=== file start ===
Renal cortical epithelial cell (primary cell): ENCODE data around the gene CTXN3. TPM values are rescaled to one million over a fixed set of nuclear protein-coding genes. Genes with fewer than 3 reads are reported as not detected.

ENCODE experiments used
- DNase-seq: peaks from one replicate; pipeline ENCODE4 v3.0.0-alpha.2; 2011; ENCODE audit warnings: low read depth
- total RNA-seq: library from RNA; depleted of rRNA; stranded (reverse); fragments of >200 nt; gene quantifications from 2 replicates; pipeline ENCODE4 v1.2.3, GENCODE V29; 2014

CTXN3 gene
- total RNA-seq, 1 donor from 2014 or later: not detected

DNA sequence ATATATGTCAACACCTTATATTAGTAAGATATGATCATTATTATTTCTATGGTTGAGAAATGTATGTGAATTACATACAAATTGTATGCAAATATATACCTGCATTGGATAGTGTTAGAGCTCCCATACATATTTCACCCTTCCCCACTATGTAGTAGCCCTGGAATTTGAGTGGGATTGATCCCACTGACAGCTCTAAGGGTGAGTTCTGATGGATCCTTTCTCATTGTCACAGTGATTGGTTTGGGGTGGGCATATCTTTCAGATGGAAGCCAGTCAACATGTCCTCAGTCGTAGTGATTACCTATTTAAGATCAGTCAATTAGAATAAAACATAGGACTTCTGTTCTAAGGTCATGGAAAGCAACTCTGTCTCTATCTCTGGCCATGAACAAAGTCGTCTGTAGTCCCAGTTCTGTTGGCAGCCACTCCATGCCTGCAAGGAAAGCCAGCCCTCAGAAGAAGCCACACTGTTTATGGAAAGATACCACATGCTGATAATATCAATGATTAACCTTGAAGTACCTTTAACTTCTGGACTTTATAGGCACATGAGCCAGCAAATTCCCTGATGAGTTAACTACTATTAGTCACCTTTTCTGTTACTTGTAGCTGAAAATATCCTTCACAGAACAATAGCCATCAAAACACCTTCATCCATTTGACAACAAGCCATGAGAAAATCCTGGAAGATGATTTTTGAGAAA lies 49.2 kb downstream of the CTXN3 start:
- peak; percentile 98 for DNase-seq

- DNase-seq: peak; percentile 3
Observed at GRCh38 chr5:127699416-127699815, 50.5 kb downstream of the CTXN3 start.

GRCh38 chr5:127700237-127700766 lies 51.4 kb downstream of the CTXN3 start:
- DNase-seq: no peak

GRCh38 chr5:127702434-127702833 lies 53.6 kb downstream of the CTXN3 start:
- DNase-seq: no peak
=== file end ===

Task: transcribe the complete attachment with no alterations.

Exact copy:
Renal cortical epithelial cell (primary cell): ENCODE data around the gene CTXN3. TPM values are rescaled to one million over a fixed set of nuclear protein-coding genes. Genes with fewer than 3 reads are reported as not detected.

ENCODE experiments used
- DNase-seq: peaks from one replicate; pipeline ENCODE4 v3.0.0-alpha.2; 2011; ENCODE audit warnings: low read depth
- total RNA-seq: library from RNA; depleted of rRNA; stranded (reverse); fragments of >200 nt; gene quantifications from 2 replicates; pipeline ENCODE4 v1.2.3, GENCODE V29; 2014

CTXN3 gene
- total RNA-seq, 1 donor from 2014 or later: not detected

DNA sequence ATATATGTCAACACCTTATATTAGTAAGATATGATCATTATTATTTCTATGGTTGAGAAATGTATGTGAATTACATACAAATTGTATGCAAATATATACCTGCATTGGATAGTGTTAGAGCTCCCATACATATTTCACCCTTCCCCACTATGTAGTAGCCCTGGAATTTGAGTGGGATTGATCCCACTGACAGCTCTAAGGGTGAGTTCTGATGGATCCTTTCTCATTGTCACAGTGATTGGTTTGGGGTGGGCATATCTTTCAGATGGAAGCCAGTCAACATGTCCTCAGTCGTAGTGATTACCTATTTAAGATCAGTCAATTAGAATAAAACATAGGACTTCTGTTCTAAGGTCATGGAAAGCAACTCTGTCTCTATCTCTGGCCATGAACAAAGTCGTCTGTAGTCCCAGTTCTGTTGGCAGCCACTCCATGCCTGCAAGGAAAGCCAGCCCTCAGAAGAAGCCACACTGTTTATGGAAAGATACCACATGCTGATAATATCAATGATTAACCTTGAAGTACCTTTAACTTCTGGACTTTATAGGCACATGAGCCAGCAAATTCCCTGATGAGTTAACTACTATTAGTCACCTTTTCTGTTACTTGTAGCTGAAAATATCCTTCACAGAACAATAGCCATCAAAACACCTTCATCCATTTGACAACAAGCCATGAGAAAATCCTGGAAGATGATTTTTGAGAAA lies 49.2 kb downstream of the CTXN3 start:
- peak; percentile 98 for DNase-seq

- DNase-seq: peak; percentile 3
Observed at GRCh38 chr5:127699416-127699815, 50.5 kb downstream of the CTXN3 start.

GRCh38 chr5:127700237-127700766 lies 51.4 kb downstream of the CTXN3 start:
- DNase-seq: no peak

GRCh38 chr5:127702434-127702833 lies 53.6 kb downstream of the CTXN3 start:
- DNase-seq: no peak